Speakers Guide


Start and finish

Arrive 5 mins before the start time. Do not disturb or distract the current speaker.

Finish on time. The next speaker needs 5 mins setup time.

You have 25 minutes to present your talk.

Consideration and mutual respect for other exhibitors and presenters is a pre-requisite for participation at these events.

Some tips for public speakers:

  • Remember to smile. Breathe into your lower lungs – if you want a relaxed audience you must be relaxed.
  • If you suffer from nerves remember that your anxieties exist only in your own mind. Since you created them you have the power to dispel them.
  • Pretend you are just talking to someone at the back of the room, having a friendly conversation.
  • Find things about people in the audience you really like. Ooze warmth and good vibes.
  • Do not read from a script word-for-word (the audience will find this style boring and you won’t be invited back).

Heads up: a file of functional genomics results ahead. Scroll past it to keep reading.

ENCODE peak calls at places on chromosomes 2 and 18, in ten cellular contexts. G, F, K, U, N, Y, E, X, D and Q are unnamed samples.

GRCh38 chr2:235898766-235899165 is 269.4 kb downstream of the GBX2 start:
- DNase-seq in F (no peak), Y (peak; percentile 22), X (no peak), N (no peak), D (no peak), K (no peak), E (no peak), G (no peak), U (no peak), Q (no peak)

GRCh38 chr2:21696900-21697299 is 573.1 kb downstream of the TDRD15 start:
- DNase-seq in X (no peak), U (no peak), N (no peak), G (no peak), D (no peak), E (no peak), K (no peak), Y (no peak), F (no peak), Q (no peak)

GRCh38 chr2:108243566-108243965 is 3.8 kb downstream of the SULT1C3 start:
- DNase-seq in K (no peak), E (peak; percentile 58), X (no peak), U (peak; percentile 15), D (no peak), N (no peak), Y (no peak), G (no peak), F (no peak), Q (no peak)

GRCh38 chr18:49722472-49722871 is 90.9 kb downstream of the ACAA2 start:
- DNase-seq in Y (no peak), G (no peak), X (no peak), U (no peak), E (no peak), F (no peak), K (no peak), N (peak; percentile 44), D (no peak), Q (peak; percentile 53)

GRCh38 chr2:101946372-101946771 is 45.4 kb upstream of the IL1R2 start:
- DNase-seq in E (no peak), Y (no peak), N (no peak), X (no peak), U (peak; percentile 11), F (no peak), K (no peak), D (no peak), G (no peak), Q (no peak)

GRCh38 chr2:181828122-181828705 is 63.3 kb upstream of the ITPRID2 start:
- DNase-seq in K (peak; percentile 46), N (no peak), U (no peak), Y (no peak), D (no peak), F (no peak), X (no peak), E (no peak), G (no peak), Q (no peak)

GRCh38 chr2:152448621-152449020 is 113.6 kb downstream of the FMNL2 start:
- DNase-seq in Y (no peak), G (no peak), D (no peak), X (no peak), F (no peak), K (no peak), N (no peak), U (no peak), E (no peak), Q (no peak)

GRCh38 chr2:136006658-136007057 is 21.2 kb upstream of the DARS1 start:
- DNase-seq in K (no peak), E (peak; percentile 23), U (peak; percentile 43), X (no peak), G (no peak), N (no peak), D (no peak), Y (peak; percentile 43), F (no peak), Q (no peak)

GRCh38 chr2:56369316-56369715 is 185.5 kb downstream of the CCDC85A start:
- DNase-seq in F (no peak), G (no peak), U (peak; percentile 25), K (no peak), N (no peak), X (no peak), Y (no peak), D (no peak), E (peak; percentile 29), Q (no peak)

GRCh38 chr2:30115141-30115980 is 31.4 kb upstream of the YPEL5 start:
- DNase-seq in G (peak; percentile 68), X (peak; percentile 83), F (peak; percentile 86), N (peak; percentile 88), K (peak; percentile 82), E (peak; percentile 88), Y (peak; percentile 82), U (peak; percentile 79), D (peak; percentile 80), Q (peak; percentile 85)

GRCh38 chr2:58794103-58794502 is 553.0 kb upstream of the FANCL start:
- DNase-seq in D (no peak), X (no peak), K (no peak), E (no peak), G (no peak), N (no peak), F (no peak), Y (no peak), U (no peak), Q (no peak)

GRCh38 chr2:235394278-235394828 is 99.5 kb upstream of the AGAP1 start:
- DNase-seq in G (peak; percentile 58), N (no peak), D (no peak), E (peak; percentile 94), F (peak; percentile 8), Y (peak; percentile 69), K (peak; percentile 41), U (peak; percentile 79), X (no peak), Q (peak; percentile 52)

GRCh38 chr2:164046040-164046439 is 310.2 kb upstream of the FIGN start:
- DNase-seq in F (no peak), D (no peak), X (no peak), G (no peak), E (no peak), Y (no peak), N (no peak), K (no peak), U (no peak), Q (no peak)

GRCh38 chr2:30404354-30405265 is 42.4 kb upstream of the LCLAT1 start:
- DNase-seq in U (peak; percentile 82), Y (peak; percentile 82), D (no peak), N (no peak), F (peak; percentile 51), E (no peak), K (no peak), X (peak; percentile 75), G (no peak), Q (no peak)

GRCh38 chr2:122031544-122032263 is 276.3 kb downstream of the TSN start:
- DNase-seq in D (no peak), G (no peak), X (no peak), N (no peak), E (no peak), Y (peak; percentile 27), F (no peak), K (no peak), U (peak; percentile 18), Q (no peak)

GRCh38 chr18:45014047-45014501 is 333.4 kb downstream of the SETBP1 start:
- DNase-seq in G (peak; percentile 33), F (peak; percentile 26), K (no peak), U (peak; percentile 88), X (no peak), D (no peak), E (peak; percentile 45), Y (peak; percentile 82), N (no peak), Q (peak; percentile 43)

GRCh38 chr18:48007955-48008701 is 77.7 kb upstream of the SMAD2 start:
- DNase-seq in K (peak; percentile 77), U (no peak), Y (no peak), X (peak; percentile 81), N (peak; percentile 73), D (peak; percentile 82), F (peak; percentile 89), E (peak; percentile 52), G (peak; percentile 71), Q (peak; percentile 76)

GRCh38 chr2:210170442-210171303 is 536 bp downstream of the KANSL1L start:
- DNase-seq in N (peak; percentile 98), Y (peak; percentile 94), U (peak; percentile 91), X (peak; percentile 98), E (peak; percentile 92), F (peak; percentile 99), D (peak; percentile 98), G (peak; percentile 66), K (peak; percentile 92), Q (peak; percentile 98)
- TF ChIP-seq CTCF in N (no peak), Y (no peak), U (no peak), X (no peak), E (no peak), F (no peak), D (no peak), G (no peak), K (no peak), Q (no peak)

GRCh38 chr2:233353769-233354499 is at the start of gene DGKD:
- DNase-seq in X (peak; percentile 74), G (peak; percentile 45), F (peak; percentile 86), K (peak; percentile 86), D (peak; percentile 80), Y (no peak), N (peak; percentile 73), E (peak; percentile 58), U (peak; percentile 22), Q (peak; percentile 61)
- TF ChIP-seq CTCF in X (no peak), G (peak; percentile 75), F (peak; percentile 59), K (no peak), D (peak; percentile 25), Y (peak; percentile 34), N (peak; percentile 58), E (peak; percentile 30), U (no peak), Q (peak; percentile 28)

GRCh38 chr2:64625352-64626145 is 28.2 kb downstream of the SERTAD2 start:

• Bring a list in point form.
  • If you forget to mention something it probably does not matter. No-one will know.
  • Avoid saying ‘um’ or ‘ah’ – listen to recordings of your previous talks
  • Never apologise for any aspect of your presentation, it really does not look good.
  • Show enthusiasm and display some animation.
  • Dress professionally – if you want to be taken seriously dress a little ‘up-market’, or at least good casual.
  • Turn off your mobile phone.
  • Talk as if you are having a conversation with someone, relax.
  • Don’t try to cram too much into your talk. Keep it simple.
  • Show a little humour and remember to smile.

Remember the old public speaking formula:

  1. Outline what you are going to say.
  2. Say it.
  3. Summerise what you have just said.

The most common trap

Is trying to cram too much in. Your talk can only ever be an outline or conversational introduction. This is not the place to tell people everything. No-one knows or cares that you missed something. Audiences generally have a short attention span – use it wisely.

Your purpose

Is to direct people back to your stall after your talk so that you can continue the conversation and promote your business. 

To do this you must finish early or at least on time so that you can engage people without obstructing the next speaker.